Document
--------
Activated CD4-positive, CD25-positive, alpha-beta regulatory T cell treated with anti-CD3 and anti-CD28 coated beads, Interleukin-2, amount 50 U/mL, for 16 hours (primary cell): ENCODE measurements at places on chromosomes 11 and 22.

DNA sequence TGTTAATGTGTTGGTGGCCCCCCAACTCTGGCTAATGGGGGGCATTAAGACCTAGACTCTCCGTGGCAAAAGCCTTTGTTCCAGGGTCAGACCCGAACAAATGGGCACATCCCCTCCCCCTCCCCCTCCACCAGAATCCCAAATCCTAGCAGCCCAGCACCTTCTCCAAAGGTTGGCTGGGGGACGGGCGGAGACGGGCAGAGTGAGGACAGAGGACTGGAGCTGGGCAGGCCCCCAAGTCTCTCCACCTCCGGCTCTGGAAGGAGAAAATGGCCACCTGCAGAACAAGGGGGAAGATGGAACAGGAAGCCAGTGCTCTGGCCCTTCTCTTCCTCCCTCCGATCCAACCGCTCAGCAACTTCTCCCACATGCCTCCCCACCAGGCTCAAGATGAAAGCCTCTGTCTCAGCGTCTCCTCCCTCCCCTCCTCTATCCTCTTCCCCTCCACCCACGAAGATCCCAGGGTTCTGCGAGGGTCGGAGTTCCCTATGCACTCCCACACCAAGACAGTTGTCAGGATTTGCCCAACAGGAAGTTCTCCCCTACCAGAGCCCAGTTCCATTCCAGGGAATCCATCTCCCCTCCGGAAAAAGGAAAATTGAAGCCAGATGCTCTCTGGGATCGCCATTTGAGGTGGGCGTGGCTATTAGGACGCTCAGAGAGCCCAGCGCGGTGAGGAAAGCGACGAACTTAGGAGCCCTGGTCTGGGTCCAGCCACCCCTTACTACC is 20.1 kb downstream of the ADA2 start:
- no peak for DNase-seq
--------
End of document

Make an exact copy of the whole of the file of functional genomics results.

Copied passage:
Activated CD4-positive, CD25-positive, alpha-beta regulatory T cell treated with anti-CD3 and anti-CD28 coated beads, Interleukin-2, amount 50 U/mL, for 16 hours (primary cell): ENCODE measurements at places on chromosomes 11 and 22.

DNA sequence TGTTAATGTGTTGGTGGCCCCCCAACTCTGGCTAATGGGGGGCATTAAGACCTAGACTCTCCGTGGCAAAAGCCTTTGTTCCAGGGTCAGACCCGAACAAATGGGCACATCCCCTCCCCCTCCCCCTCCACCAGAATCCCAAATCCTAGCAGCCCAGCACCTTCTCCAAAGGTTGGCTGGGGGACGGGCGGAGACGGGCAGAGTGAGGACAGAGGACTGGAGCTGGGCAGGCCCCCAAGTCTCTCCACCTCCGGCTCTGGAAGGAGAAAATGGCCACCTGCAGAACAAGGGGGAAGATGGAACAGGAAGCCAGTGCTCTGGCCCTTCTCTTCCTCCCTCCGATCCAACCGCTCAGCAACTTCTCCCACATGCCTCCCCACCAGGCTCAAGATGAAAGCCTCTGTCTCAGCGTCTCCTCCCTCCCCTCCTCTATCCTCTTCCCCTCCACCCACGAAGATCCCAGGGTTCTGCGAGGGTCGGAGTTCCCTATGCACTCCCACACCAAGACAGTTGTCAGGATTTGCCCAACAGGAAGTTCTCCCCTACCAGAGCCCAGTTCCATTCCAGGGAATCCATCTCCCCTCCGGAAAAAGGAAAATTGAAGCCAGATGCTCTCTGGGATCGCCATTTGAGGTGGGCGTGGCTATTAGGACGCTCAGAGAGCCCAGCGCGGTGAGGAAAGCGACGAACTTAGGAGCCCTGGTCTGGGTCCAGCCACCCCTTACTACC is 20.1 kb downstream of the ADA2 start:
- no peak for DNase-seq